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Caparrós editores, 1996 - 249 páginas
 

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Índice

Sección 1
7
Sección 2
29
Sección 3
38
Sección 4
39
Sección 5
46
Sección 6
53
Sección 7
60
Sección 8
67
Sección 14
126
Sección 15
127
Sección 16
139
Sección 17
152
Sección 18
161
Sección 19
169
Sección 20
181
Sección 21
188

Sección 9
75
Sección 10
80
Sección 11
103
Sección 12
113
Sección 13
115
Sección 22
196
Sección 23
200
Sección 24
210
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Sobre el autor (1996)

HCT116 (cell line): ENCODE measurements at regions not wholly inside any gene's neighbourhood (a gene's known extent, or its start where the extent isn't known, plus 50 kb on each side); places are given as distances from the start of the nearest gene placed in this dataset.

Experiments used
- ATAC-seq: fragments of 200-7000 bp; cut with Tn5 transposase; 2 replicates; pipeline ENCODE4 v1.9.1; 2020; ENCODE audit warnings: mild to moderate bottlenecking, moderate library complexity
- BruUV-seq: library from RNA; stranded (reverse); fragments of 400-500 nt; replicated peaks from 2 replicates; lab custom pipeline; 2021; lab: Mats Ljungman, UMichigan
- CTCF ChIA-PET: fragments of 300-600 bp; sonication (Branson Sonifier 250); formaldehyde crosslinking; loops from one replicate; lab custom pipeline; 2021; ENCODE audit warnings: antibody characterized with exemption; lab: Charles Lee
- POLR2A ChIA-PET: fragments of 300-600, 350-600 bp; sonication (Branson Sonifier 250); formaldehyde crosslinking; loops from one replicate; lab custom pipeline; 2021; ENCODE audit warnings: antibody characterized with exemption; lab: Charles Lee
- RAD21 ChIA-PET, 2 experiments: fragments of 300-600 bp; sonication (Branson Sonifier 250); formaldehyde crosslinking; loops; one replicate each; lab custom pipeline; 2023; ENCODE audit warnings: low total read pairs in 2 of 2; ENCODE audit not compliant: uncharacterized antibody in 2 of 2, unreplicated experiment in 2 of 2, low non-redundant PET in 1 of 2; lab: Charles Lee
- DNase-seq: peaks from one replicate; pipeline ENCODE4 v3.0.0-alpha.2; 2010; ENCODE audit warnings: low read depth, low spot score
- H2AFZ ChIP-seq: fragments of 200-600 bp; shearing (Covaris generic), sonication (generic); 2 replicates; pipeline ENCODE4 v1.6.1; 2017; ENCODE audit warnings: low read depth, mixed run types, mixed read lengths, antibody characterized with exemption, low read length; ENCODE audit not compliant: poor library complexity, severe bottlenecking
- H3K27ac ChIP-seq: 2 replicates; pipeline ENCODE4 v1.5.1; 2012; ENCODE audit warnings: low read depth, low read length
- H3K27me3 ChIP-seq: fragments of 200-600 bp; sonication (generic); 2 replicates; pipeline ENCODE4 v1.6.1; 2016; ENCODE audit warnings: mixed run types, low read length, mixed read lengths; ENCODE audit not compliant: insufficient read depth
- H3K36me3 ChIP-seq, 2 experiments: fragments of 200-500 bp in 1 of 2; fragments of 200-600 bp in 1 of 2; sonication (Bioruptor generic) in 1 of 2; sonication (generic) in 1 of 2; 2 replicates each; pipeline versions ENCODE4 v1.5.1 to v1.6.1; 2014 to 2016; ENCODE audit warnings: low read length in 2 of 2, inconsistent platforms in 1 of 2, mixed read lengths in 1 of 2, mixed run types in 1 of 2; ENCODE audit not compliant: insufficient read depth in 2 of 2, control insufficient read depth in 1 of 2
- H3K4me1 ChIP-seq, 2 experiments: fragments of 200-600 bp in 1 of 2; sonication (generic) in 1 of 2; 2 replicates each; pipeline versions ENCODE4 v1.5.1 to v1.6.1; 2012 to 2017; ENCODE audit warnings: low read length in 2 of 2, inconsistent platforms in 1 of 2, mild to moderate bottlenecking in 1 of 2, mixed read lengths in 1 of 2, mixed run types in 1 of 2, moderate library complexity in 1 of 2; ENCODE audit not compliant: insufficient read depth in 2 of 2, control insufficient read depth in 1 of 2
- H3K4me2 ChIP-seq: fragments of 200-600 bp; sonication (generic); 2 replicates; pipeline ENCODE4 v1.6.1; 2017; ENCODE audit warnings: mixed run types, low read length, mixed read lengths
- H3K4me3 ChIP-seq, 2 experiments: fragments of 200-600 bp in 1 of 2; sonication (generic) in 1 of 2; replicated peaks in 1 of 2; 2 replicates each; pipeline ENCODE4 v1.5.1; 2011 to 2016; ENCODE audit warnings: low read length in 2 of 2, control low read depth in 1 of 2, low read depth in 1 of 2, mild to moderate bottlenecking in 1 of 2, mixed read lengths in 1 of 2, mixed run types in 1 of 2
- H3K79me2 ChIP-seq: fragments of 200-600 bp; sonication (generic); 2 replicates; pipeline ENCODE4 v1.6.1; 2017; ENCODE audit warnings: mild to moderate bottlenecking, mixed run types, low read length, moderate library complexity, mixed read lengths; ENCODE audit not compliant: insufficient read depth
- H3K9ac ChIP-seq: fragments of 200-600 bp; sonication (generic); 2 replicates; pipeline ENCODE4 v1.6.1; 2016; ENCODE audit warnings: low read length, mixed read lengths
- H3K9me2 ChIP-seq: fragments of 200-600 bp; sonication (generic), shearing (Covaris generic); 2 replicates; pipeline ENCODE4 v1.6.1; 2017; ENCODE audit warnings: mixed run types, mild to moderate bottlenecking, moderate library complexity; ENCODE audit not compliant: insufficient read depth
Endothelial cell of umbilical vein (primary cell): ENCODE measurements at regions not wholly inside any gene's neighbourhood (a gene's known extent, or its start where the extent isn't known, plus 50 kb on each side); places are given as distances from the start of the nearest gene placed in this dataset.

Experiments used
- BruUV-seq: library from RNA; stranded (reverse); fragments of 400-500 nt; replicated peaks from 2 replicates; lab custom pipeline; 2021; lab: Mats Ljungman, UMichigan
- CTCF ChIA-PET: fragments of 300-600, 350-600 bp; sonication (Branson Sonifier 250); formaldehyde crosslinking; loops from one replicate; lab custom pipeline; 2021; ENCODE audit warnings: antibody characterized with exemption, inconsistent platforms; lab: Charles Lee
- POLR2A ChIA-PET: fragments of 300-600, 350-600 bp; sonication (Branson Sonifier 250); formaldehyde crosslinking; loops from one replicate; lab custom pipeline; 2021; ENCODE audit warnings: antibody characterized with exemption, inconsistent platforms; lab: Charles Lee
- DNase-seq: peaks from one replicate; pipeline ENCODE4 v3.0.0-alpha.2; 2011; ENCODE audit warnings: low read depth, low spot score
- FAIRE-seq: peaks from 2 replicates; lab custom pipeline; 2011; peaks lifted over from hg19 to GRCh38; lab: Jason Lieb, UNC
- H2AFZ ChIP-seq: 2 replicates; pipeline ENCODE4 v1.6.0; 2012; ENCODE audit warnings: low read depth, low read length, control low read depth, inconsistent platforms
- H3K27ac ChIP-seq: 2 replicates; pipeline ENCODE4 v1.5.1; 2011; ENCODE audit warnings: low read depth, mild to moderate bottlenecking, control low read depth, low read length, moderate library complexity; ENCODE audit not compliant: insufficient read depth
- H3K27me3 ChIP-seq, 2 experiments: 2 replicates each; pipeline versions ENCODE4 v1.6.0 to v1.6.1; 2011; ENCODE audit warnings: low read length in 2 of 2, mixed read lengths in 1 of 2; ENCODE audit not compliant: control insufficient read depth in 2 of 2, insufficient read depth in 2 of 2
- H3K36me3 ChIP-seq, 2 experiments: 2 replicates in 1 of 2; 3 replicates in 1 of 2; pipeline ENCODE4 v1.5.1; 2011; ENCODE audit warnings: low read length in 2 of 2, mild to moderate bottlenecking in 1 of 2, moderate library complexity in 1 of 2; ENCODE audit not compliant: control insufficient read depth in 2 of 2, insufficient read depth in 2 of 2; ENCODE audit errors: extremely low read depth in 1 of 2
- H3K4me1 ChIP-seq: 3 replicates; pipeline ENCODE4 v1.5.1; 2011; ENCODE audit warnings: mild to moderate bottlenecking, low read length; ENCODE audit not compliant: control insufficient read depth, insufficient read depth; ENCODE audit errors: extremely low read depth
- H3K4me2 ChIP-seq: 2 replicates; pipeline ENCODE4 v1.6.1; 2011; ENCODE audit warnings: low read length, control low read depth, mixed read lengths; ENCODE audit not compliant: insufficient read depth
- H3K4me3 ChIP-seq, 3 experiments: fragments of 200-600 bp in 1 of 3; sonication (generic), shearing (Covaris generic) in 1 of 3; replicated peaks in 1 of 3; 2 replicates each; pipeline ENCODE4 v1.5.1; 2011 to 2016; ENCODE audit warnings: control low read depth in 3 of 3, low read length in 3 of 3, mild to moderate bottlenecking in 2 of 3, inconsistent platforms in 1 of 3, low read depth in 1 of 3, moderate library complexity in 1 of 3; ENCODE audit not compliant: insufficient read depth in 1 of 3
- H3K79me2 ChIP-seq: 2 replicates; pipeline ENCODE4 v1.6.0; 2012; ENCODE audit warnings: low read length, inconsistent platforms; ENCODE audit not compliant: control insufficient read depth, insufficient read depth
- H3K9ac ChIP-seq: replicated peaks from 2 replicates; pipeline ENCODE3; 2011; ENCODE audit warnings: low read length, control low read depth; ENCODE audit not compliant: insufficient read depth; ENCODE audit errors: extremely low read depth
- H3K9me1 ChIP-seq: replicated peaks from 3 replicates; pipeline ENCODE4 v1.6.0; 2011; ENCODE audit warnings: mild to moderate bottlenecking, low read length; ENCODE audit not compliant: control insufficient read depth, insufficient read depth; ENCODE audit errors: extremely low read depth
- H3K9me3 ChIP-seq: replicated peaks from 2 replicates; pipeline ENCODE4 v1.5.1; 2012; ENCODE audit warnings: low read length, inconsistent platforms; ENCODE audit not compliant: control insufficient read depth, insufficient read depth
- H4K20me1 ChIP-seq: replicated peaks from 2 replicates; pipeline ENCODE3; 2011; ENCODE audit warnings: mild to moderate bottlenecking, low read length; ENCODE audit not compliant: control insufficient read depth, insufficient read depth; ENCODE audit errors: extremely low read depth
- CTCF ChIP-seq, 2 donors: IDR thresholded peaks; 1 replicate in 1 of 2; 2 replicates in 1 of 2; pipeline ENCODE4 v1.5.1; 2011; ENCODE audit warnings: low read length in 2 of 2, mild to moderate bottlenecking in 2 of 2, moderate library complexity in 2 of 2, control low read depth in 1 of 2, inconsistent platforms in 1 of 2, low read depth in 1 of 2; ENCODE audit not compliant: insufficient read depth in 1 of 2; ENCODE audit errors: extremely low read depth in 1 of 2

Martin Buber was born in Vienna, the son of Solomon Buber, a scholar of Midrashic and medieval literature. Martin Buber studied at the universities of Vienna, Leipzig, Zurich, and Berlin, under Wilhelm Dilthey and Georg Simmel. As a young student, he joined the Zionist movement, advocating the renewal of Jewish culture as opposed to Theodor Herzl's political Zionism. At age 26 he became interested in Hasidic thought and translated the tales of Nahman of Bratslav. Hasidism had a profound impact on Buber's thought. He credited it as being the inspiration for his theories of spirituality, community, and dialogue. Buber is responsible for bringing Hasidism to the attention of young German intellectuals who previously had scorned it as the product of ignorant eastern European Jewish peasants. Buber also wrote about utopian socialism, education, Zionism, and respect for the Palestinian Arabs, and, with Franz Rosenzweig, he translated the Bible. He was appointed to a professorship at the University of Frankfurt in 1925, but, when the Nazis came to power, he received an appointment at the Hebrew University of Jerusalem. Buber died in 1965.

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